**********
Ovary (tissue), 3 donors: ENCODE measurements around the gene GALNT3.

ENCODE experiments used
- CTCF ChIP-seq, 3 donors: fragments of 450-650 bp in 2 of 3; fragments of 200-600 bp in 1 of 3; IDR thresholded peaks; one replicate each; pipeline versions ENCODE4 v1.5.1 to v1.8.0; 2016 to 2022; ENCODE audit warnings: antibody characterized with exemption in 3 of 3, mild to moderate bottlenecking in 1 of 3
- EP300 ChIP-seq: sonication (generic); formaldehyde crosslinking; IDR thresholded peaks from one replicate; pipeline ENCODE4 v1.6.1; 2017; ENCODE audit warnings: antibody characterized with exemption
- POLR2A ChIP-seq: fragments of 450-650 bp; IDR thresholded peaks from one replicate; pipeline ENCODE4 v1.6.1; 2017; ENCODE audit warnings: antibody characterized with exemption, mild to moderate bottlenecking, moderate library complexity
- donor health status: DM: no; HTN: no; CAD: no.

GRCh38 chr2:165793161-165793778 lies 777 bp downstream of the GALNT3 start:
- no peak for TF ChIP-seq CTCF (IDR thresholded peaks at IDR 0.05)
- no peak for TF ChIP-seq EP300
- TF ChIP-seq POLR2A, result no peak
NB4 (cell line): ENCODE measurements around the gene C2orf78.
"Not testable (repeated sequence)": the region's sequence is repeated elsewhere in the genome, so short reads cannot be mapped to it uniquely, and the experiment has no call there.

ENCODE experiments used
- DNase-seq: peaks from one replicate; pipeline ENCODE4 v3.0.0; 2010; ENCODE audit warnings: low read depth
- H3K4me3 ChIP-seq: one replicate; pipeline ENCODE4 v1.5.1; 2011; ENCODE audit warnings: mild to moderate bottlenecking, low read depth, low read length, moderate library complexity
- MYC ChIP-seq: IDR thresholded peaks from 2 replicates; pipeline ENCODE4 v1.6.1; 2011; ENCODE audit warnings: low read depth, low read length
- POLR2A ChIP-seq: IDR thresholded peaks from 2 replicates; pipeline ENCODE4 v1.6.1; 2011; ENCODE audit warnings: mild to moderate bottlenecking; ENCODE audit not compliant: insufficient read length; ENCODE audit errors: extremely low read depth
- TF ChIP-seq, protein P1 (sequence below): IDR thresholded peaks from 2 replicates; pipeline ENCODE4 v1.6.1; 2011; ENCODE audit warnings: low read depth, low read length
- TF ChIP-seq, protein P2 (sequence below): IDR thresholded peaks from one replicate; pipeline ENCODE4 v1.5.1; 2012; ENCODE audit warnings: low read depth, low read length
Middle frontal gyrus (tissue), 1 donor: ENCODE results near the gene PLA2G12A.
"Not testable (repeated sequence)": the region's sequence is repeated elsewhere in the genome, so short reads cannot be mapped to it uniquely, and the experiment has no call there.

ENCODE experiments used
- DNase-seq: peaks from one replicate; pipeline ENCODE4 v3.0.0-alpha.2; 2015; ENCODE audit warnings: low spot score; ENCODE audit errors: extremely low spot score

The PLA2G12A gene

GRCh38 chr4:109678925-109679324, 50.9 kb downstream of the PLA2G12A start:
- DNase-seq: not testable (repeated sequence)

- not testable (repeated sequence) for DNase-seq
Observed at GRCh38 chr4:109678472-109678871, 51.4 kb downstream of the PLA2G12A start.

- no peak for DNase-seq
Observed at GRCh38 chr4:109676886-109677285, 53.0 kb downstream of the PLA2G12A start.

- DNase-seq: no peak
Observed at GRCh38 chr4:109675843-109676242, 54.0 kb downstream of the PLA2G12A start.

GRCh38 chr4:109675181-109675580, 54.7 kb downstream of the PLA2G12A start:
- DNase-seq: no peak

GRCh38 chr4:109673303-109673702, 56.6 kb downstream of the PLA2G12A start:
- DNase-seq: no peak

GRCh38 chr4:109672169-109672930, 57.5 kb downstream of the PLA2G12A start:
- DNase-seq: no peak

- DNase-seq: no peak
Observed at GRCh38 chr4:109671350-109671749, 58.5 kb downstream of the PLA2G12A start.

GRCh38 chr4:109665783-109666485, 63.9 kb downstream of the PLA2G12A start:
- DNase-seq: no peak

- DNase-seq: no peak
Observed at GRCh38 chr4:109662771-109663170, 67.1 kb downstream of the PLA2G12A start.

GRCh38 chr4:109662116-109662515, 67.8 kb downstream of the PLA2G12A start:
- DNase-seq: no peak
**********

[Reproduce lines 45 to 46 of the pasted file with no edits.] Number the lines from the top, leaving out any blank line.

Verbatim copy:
GRCh38 chr4:109662116-109662515, 67.8 kb downstream of the PLA2G12A start:
- DNase-seq: no peak